Getting the kids ready to return to school is already a big headache. For parents with kids who also need their daily dose of medical cannabis, it can be downright anxiety-inducing. Luckily, here in New Mexico, we have rules in place that will help ensure that student cannabis patients are able to access their medication on campus.
According to the state’s medical cannabis law, public school students enrolled in the state’s Medical Cannabis Program are allowed to have access to their medication while on campus as long as it is administered by a designated faculty member (excluding school nurses) or the student’s primary caregivers.
Individual school boards and charter school governing bodies each have their own policies and procedures for the administration of medical cannabis to students.
The New Mexico Public Education Department (NMPED) has recommended that school boards first address who will be administering medical cannabis to students. That responsibility usually falls on students’ primary caregivers: their legal guardians. But schools can also designate members of the staff to serve as cannabis administrators. These staffers are required to handle all the duties related to possession, storage and administration of cannabis on school grounds.
This access didn’t come easily. Back in 2019, when the state officially adopted the rule, school boards tried to opt out. Albuquerque Public Schools (APS) and Rio Rancho Public Schools (RRPS) both submitted written comments to the state voicing concerns over requiring staff members to administer a federally banned substance on school property. They were also concerned that school nurses would lose their licenses if they administered the drug.
At the time, Sen. Jacob Candelaria, who cosponsored the legislation that changed changed the state’s medical cannabis law, told reporters that the districts were being “hyper-technical.” “The statute clearly states that a school district can authorize either school personnel or a caregiver/parent to administer medical cannabis to a student,” he said.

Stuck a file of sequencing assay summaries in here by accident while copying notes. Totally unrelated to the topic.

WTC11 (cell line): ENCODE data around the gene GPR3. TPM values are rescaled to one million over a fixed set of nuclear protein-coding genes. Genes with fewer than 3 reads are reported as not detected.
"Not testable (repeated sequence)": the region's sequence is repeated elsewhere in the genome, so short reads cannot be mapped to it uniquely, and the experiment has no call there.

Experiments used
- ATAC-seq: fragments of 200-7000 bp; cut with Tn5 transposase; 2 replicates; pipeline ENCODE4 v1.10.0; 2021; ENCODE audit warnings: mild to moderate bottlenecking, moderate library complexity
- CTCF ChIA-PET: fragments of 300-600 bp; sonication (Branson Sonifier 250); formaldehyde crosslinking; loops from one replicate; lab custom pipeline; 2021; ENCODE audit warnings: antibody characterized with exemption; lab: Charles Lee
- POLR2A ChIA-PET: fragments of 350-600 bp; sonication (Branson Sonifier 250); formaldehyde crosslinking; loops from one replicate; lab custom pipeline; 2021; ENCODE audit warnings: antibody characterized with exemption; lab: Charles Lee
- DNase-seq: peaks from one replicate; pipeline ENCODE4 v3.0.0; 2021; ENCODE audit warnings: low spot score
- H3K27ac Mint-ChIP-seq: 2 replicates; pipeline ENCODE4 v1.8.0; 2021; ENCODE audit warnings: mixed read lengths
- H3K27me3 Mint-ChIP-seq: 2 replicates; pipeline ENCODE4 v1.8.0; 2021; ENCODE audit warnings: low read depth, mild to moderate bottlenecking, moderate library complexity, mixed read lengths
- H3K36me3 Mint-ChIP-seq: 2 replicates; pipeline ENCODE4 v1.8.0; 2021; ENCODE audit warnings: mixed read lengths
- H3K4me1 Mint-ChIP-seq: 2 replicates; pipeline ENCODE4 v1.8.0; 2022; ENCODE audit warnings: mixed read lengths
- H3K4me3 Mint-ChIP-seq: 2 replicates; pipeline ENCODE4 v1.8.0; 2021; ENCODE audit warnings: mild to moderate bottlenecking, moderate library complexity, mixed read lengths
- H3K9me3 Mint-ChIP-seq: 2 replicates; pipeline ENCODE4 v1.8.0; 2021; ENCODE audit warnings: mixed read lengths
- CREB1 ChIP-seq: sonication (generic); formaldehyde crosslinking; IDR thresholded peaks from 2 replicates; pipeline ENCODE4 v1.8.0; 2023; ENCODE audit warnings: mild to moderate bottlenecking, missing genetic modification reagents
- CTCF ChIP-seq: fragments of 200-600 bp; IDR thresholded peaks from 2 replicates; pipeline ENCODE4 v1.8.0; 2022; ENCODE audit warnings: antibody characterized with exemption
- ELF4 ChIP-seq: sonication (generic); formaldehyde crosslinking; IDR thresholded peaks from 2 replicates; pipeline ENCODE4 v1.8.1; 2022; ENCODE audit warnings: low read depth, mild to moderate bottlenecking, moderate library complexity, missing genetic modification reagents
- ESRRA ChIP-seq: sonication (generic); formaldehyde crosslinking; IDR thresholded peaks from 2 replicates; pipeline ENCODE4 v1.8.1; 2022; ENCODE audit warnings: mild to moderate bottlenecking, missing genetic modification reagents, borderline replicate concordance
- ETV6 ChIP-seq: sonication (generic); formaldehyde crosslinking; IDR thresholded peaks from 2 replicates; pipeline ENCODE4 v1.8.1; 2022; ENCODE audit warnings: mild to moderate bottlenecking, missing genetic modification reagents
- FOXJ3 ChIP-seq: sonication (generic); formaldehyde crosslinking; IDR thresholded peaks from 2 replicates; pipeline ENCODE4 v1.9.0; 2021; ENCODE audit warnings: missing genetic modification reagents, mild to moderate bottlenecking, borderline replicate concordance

The medical cannabis policy ultimately adopted by APS does not require schools to designate staffers as NMPED suggested. Instead, primary caregivers, parents and legal guardians are responsible for administering cannabis to student patients.
If your child needs to access medical cannabis during school hours, here’s what you need to know about the policy:
Primary caregivers are required to provide proof that the student is authorized by the state as a qualified medical cannabis patient and must provide a copy of the student’s written certification, a copy of their New Mexico medical cannabis card, a signed HIPAA authorization permitting the school to obtain NMDOH data about the student, a written release of liability and a written treatment plan with the signature of the primary caregiver.
The task of getting all this together may seem daunting, but it will all be worth it to improve your student’s quality of life.
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